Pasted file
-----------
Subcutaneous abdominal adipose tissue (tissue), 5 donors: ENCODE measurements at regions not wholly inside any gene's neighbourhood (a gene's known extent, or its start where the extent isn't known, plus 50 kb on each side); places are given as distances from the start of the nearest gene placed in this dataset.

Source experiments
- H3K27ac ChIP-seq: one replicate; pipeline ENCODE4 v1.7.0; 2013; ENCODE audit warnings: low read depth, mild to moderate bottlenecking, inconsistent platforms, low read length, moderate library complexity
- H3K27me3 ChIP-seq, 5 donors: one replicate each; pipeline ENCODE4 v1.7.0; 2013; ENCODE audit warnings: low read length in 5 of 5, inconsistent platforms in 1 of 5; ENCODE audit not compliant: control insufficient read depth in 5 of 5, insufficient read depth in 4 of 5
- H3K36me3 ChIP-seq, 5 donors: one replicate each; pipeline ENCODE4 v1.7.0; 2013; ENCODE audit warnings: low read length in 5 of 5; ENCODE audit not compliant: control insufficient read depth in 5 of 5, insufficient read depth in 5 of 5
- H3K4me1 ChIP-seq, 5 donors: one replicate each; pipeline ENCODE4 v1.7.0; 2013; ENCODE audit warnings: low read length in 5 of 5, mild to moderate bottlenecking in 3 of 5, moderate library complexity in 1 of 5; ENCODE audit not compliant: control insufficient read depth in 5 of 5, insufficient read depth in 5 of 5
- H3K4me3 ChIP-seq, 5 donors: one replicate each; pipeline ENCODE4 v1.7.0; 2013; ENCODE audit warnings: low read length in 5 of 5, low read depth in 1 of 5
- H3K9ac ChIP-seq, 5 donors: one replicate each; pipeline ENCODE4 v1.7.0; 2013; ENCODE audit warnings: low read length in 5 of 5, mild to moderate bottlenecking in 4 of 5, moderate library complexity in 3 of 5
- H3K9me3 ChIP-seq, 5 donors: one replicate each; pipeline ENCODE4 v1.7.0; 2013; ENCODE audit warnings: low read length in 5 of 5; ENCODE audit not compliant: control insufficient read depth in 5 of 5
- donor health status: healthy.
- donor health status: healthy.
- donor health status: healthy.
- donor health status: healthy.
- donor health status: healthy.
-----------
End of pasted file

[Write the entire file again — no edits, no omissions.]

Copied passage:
Subcutaneous abdominal adipose tissue (tissue), 5 donors: ENCODE measurements at regions not wholly inside any gene's neighbourhood (a gene's known extent, or its start where the extent isn't known, plus 50 kb on each side); places are given as distances from the start of the nearest gene placed in this dataset.

Source experiments
- H3K27ac ChIP-seq: one replicate; pipeline ENCODE4 v1.7.0; 2013; ENCODE audit warnings: low read depth, mild to moderate bottlenecking, inconsistent platforms, low read length, moderate library complexity
- H3K27me3 ChIP-seq, 5 donors: one replicate each; pipeline ENCODE4 v1.7.0; 2013; ENCODE audit warnings: low read length in 5 of 5, inconsistent platforms in 1 of 5; ENCODE audit not compliant: control insufficient read depth in 5 of 5, insufficient read depth in 4 of 5
- H3K36me3 ChIP-seq, 5 donors: one replicate each; pipeline ENCODE4 v1.7.0; 2013; ENCODE audit warnings: low read length in 5 of 5; ENCODE audit not compliant: control insufficient read depth in 5 of 5, insufficient read depth in 5 of 5
- H3K4me1 ChIP-seq, 5 donors: one replicate each; pipeline ENCODE4 v1.7.0; 2013; ENCODE audit warnings: low read length in 5 of 5, mild to moderate bottlenecking in 3 of 5, moderate library complexity in 1 of 5; ENCODE audit not compliant: control insufficient read depth in 5 of 5, insufficient read depth in 5 of 5
- H3K4me3 ChIP-seq, 5 donors: one replicate each; pipeline ENCODE4 v1.7.0; 2013; ENCODE audit warnings: low read length in 5 of 5, low read depth in 1 of 5
- H3K9ac ChIP-seq, 5 donors: one replicate each; pipeline ENCODE4 v1.7.0; 2013; ENCODE audit warnings: low read length in 5 of 5, mild to moderate bottlenecking in 4 of 5, moderate library complexity in 3 of 5
- H3K9me3 ChIP-seq, 5 donors: one replicate each; pipeline ENCODE4 v1.7.0; 2013; ENCODE audit warnings: low read length in 5 of 5; ENCODE audit not compliant: control insufficient read depth in 5 of 5
- donor health status: healthy.
- donor health status: healthy.
- donor health status: healthy.
- donor health status: healthy.
- donor health status: healthy.